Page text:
Working closely with the Physiotherapist and Occupational Therapist specialist equipment was provided to promote weight bearing, posture etc. Enzo is an incredibly bright little boy who picks things up very quickly. He is mischievous and will push the boundaries to the limits - the same as any 2-3 year old! 

As the months passed we started to look at what pre-school provision might be available for Enzo to access the term following his third birthday. Around that time Enzo's parents were delighted to announce that Enzo would have a new baby brother or sister in the New Year (2013).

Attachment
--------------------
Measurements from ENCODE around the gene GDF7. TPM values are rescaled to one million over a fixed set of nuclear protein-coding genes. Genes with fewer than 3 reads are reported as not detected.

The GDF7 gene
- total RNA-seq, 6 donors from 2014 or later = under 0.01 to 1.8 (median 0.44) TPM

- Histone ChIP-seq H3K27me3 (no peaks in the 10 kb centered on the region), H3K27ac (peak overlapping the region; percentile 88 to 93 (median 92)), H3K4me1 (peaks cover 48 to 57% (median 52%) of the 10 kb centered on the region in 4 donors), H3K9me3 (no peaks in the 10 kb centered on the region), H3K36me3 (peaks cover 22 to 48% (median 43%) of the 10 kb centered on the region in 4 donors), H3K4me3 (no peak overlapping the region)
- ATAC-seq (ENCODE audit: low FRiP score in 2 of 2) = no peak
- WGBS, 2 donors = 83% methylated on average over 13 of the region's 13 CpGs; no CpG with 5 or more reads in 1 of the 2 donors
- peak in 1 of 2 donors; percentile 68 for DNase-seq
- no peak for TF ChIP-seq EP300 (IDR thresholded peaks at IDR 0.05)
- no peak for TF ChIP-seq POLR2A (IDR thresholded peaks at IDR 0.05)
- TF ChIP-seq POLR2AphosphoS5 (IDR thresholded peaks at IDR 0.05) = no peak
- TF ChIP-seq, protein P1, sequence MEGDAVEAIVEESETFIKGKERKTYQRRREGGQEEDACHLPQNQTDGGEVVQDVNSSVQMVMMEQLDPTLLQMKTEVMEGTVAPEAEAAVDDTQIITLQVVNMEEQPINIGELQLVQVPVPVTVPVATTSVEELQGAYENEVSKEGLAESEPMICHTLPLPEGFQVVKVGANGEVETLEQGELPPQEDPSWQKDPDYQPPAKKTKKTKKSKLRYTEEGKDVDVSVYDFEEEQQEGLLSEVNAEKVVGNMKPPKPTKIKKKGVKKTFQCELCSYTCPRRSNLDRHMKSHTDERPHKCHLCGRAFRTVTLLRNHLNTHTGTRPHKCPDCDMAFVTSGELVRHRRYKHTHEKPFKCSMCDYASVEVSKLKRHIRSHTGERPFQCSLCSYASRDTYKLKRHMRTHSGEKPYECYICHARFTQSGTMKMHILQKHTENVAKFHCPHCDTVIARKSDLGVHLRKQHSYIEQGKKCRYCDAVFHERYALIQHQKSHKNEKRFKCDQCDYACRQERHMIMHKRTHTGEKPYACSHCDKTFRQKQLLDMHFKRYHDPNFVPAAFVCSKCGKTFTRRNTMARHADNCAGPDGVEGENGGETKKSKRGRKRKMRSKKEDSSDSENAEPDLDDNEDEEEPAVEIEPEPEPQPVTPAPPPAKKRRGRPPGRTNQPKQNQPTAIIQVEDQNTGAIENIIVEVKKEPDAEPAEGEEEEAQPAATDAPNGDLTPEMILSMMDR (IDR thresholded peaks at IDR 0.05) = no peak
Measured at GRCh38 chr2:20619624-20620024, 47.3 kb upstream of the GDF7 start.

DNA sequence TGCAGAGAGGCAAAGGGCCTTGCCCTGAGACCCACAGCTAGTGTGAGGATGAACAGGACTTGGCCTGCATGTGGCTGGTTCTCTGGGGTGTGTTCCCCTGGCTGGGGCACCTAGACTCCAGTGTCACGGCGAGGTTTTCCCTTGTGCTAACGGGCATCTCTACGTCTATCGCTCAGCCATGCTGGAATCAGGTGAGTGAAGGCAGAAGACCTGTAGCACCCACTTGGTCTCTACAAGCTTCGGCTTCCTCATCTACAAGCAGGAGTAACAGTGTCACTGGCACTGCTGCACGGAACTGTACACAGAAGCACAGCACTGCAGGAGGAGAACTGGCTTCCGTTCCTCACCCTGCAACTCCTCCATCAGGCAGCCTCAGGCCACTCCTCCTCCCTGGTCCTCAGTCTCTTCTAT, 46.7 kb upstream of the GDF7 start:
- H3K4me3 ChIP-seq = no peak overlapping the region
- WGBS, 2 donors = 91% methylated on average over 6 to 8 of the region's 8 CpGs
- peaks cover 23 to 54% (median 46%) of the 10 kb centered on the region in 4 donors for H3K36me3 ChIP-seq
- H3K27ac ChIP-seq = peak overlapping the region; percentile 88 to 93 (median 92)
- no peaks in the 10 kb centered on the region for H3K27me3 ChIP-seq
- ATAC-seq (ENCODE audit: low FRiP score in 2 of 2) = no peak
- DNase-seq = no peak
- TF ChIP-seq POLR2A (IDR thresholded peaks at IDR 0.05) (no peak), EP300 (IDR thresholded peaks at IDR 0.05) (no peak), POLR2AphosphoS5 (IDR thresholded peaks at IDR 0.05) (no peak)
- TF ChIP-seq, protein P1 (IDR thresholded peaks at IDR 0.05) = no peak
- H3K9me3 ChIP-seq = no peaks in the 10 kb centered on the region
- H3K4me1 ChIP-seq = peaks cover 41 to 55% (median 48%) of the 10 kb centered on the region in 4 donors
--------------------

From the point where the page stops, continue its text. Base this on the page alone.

Partnership Working

Due to Enzo's physical, learning and medical difficulties it was essential to adopt a multi-agency approach so that everyone was kept up to date with any changes in circumstances.

Regular 'Team around the Child' meetings had been established as part of the CAF and we also had opportunities to share information during multi-disciplinary feeding clinics held by the Consultant Paediatrician and Speech Therapist. Joint home visits were also now well established.

As Enzo was now approaching school age it was imperative that we started planning early in preparation for his transition and everyone involved was aware of the role they had to play. Enzo was accessing some pre-school provision at a private day care nursery with funding we had accessed from the Children's Disability Team in Northumberland for one full day per week.